There will be circumstances under which true ‘concealability’ is desired; the wearer will need to hide the fact that they are wearing body armour under ‘normal’ clothing; and appear completely ordinary to the casual observer. The main factor preventing soft armour from being completely undetectable is ‘printing’; when the shape or outline of the soft armour panels are visible from under the wearer’s clothing. Soft body armour panels always have a thickness; and that thickness varies depending on the threat level rating and material that the panel is made from. Most Level IIIA soft armour panels I’ve seen are typically around .350″ thick. Slightly less for the lower rated panels.
Typical soft armour panels are made flat, and are cut into patterns such that they will wrap around the wearer’s body. While they are flexible and can be folded in half, like a sheet of paper, the problems arise when you try to bend them in the third dimension. Try conforming a sheet of paper to your chest and you’ll see that the the paper will conform nicely in one axis, but not in the other. It’s like trying to wrap a round present vs. a box-shaped one with wrapping paper. Edges will stick out, the panel will want to fold and kink. The human body shape doesn’t have straight edges.
Crye addressed this issue by turning to 3-dimensional forming technology, which molds the LVS panels to match the contours of the human body, reducing the likelihood of visual printing and bulk.
LVS Base Vest Patrol Cut – The Crye LVS Base Vest is available in Standard and Patrol Cut. The only difference between the two is that the Patrol Cut is slightly narrower across the upper chest for improved mobility of the arms (when firing a handgun two-handed, folding your arms across the chest, or shouldering a rifle for example). The LVS Base Vest Patrol Cut is featured in this write up.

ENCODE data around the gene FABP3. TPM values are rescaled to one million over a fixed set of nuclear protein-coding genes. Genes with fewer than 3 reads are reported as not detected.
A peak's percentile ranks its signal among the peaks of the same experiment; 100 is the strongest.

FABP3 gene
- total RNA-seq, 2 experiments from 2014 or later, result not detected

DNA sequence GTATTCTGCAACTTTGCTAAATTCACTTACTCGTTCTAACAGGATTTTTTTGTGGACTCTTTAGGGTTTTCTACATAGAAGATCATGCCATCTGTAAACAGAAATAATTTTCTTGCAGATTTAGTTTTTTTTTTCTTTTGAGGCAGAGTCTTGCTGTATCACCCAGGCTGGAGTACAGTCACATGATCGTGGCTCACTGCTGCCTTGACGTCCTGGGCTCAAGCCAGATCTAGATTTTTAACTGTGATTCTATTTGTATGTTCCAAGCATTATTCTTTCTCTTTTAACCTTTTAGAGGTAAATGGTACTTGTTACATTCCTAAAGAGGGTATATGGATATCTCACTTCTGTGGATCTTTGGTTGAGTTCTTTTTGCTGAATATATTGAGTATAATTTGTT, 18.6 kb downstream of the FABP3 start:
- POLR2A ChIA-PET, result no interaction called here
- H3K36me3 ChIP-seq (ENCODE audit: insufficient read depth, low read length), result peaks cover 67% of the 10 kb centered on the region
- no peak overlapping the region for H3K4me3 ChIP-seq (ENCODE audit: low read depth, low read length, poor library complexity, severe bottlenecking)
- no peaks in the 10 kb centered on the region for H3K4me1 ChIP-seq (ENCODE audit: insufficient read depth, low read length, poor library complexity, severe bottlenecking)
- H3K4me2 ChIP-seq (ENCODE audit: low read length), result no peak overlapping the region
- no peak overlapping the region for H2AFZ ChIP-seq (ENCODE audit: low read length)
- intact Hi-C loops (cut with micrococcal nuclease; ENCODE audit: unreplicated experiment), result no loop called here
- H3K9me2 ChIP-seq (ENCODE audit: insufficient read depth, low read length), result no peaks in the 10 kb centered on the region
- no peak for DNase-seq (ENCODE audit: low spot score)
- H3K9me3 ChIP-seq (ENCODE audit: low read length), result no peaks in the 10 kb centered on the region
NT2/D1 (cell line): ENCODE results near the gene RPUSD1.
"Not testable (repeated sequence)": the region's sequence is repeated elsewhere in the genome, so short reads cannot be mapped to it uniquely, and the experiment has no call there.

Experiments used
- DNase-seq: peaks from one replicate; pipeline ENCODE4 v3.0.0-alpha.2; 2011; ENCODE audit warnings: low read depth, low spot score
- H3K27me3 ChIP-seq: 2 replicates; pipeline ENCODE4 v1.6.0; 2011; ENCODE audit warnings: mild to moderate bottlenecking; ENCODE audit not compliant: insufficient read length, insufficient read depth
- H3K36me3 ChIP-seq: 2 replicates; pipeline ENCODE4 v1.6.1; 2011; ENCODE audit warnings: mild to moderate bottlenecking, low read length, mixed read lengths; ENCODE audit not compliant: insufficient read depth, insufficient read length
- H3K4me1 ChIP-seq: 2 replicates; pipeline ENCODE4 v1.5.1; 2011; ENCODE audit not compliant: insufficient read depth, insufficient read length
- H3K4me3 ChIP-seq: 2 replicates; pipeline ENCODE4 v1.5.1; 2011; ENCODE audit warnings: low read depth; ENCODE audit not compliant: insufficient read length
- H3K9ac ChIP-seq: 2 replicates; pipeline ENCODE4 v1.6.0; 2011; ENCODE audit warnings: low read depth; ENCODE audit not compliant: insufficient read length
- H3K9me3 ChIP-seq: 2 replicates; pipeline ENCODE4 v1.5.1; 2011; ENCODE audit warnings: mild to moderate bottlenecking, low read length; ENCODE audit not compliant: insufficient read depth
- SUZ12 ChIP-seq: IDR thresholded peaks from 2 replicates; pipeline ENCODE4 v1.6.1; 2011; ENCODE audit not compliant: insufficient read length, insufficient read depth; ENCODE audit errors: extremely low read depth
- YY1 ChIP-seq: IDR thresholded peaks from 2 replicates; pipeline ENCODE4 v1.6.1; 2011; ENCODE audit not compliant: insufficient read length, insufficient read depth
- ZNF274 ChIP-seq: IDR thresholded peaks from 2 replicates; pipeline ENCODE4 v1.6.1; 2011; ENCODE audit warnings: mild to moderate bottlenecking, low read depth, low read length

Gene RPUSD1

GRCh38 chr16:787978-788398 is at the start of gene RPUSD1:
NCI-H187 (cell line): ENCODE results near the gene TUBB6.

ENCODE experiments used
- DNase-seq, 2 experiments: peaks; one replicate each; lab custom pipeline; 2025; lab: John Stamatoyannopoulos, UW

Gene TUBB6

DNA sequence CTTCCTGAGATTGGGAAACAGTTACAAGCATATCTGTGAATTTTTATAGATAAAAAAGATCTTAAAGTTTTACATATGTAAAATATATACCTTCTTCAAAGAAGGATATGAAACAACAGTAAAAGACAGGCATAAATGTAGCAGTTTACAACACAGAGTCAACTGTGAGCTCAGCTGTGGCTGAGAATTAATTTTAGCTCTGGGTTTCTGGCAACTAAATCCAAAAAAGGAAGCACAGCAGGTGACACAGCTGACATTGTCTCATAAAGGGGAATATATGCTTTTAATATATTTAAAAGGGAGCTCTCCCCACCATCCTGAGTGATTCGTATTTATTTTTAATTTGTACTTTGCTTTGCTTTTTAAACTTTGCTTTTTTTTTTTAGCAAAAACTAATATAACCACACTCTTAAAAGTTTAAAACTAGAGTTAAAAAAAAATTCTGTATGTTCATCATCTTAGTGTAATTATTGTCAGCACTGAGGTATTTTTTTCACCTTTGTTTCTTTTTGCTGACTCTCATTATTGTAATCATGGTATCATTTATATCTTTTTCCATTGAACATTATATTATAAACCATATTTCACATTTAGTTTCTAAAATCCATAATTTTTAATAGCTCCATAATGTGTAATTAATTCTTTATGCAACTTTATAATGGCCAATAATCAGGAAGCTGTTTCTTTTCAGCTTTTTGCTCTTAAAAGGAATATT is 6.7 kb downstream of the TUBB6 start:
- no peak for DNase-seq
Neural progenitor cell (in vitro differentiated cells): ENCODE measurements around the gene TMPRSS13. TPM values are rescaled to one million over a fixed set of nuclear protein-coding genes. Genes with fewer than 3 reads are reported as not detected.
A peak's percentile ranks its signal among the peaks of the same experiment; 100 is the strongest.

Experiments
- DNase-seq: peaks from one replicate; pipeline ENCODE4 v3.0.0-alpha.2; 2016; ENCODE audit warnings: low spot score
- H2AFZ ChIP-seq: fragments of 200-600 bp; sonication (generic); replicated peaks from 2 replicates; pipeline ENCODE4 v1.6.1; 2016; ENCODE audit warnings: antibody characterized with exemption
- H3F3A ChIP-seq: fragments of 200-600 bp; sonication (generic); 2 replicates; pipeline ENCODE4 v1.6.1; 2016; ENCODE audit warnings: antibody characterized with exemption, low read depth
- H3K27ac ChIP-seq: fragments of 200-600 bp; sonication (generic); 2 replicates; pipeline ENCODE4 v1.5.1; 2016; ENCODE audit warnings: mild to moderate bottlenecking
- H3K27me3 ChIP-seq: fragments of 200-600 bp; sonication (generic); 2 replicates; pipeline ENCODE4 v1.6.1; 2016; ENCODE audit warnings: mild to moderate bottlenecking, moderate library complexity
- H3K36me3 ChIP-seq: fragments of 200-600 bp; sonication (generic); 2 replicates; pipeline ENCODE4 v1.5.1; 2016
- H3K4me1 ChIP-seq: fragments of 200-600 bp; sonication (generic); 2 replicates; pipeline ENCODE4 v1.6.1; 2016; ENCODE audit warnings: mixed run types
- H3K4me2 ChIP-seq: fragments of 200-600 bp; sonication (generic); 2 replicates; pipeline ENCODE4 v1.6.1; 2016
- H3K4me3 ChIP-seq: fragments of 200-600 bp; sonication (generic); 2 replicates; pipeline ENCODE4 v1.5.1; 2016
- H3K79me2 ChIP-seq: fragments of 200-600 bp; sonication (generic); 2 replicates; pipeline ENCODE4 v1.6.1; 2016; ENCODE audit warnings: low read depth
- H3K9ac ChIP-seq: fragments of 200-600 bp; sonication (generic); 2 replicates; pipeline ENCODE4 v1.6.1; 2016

Typical soft body armour systems consist of the ballistic panel inserts, and some sort of fabric carrier. The simplest ‘traditional’ carrier usually consisted of front and back panel covers connected by elastic straps that were velcro adjustable. The inserts would be removed when it was time to launder the carrier. The rear insert is normally wider to provide more back coverage, sometimes with ‘wings’ that wrap around the sides to the front, overlapping the front wings. The issues with these vests was that there would always be some curves around which the panels would trouble conforming to; creating edges which could be seen through clothing. Carriers also added bulk and contributed to the printing issue. Since the panel inserts were unsupported and just rested on the bottom of the carrier, there would sometimes be crumpling or folding at the bottom. Another issue was with the ballistic panels themselves. To protect them from moisture/sweat/oils, the ballistic panel inserts are commonly placed within water-resistant covers that are heat sealed around the perimeter of the panel. The covering fabric itself tends to crumple and crease, as it’s not actually attached to the panels.